A new microscopy technique developed to detect Lyme disease is unable to distinguish infected patients from healthy controls, yielding false-positive results that could lead doctors to over-diagnose a patient, according to research published in the journal Infectious Diseases.
The research follows a previous study suggesting that modified microscopy techniques (LM-method) could detect active cases of Lyme disease, caused by Borrelia bacteria, and Babesia, a tick-borne malaria-like parasite, in just one to two days.
Despite considerable publicity and patient demand for the test in Norway, earlier studies did not include a control group and methods were not validated and ready for use in patients, the researchers charged.
To investigate the reliability of the new test, a group led by Dr. Audun Aase of the Norwegian Institute of Public Health collected blood samples from 21 people who had been suffering from Lyme disease-like symptoms for several years and previously tested positive for Borrelia and/or Babesia by the LM-method, and from a control group of 41 people with no known history of tick bites.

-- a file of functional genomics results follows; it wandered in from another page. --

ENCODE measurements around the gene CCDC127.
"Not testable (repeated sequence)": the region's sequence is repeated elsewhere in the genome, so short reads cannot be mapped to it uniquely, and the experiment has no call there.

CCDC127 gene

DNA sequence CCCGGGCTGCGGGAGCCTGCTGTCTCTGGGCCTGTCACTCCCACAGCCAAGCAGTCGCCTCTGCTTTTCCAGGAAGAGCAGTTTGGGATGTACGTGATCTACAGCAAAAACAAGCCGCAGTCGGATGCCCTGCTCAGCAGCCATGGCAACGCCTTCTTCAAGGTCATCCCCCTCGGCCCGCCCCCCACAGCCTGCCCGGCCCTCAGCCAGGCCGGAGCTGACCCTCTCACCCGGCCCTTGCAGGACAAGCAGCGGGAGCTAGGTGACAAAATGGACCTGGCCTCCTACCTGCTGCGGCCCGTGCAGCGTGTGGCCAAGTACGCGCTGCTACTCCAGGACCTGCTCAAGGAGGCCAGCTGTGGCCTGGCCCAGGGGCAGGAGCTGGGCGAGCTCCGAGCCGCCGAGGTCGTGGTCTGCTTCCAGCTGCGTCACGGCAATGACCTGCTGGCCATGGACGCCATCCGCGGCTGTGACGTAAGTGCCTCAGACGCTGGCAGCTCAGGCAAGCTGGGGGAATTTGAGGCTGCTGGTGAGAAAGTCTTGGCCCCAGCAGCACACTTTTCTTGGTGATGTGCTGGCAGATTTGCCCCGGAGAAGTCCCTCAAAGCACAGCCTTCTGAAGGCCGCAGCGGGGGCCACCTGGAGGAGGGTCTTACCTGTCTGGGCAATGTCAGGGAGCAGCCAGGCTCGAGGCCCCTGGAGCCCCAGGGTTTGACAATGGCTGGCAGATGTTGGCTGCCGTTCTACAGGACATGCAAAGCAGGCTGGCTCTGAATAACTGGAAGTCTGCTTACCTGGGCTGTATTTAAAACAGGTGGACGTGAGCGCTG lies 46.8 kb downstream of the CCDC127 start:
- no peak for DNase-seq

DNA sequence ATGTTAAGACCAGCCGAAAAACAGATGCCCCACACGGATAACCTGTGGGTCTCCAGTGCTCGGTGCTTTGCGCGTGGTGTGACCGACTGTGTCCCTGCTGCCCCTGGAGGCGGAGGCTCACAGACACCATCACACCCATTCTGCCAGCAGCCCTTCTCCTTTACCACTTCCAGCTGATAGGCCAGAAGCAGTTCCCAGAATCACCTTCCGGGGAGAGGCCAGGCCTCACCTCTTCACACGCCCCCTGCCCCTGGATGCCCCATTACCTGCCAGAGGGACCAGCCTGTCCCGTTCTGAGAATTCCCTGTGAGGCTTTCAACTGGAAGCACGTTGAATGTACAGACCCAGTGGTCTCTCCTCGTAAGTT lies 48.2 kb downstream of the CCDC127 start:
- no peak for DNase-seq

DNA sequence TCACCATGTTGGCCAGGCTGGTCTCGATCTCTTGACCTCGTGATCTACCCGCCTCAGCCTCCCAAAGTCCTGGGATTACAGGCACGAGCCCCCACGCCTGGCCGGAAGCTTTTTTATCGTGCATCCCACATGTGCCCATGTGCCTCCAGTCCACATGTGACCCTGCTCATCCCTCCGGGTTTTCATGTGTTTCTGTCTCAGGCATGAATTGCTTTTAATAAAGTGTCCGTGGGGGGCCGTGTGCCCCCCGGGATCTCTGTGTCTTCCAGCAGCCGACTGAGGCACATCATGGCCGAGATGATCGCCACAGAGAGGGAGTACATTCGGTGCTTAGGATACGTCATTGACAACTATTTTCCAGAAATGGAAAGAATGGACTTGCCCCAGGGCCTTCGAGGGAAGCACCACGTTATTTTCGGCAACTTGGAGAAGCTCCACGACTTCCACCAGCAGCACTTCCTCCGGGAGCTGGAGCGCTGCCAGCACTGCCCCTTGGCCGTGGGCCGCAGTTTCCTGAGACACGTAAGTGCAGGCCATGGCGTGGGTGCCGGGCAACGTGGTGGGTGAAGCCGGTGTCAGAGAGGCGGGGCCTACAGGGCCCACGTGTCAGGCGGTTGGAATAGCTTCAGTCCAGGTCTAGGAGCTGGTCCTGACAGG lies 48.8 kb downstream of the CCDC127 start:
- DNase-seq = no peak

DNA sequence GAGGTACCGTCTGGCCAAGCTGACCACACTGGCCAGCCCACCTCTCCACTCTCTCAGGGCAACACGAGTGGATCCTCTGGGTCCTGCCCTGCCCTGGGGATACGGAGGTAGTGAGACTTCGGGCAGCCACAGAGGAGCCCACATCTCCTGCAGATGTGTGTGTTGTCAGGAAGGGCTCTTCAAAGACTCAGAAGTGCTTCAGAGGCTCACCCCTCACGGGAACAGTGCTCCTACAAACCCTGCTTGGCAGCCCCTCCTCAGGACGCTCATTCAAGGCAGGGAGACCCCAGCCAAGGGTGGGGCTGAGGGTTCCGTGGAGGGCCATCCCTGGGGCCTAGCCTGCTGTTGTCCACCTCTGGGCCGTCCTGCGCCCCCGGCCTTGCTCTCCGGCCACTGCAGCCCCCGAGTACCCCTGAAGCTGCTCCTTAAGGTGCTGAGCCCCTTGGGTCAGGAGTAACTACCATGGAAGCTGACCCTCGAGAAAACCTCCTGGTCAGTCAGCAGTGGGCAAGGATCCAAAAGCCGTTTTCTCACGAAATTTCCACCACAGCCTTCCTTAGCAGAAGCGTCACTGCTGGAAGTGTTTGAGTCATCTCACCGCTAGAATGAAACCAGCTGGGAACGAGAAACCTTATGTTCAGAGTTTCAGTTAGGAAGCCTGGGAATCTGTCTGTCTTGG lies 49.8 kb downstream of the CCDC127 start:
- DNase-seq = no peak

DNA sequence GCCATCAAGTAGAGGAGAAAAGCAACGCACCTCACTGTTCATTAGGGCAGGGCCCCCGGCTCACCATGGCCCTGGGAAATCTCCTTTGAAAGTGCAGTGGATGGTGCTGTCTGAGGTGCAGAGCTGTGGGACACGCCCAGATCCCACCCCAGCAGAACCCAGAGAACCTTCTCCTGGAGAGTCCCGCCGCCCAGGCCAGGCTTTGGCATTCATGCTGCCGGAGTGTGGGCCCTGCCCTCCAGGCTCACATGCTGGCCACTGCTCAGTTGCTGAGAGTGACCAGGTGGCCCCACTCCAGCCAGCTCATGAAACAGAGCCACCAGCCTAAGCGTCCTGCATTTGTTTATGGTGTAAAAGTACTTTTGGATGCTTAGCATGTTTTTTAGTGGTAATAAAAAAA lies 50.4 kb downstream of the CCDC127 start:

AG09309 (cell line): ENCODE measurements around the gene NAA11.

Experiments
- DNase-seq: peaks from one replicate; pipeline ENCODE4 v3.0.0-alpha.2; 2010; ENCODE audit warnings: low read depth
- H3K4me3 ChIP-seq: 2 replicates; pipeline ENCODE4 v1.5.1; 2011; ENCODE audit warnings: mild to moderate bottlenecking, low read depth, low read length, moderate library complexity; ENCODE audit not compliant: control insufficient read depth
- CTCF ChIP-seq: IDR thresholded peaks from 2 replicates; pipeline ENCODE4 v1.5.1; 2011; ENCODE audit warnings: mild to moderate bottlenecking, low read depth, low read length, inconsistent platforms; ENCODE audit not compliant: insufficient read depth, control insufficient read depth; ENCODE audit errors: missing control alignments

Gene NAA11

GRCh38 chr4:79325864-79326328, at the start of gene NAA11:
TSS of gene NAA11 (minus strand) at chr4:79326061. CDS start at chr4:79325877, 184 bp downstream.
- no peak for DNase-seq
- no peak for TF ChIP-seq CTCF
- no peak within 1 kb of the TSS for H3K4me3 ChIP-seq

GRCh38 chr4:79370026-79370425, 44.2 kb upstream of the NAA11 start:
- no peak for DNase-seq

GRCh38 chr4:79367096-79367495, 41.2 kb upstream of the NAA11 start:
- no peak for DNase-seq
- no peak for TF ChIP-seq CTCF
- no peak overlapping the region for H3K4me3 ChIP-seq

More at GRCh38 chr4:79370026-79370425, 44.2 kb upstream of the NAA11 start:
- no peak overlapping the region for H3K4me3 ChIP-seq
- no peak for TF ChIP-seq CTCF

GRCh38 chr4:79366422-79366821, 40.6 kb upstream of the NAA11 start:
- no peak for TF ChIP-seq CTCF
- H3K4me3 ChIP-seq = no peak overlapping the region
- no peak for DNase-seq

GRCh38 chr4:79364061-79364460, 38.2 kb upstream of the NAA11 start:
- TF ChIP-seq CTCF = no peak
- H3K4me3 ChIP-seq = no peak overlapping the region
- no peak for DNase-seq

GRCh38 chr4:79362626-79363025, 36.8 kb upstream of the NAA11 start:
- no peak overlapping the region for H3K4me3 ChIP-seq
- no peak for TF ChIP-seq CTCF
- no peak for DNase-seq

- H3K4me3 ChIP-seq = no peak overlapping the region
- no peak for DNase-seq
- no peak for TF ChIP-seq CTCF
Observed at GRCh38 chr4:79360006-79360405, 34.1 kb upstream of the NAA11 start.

The samples were then masked and analyzed in independent laboratories using a range of diagnostic tests including the LM-method, conventional microscopy, genetic fingerprint testing (PCR), and serology.
The results, according to the researchers, indicated that the new LM-method can trigger false positives, suggesting people have Lyme disease when they really do not.
Using the LM-method, 14 (66 percent) patient-group blood samples and 35 (85 percent) control group samples were judged positive for Borrelia and/or Babesia.
However, only one sample (5 percent) of the patient group and eight samples (20 percent) of the control group tested positive for Borrelia DNA by PCR. None of the samples were positive for Babesia DNA, and conventional microscopy did not identify Babesia in any of the samples.
Lyme disease is the most common tick-borne infection in Europe and North America, with 360,000 cases reported over the last 20 years in Europe alone.
While most people who contract the Lyme disease recover quickly after antibiotic treatment, up to a fifth of patients report persistent symptoms years after they have been told standard tests are negative for the disease, explaining the reported high interest for new diagnostic tests, according to the researchers.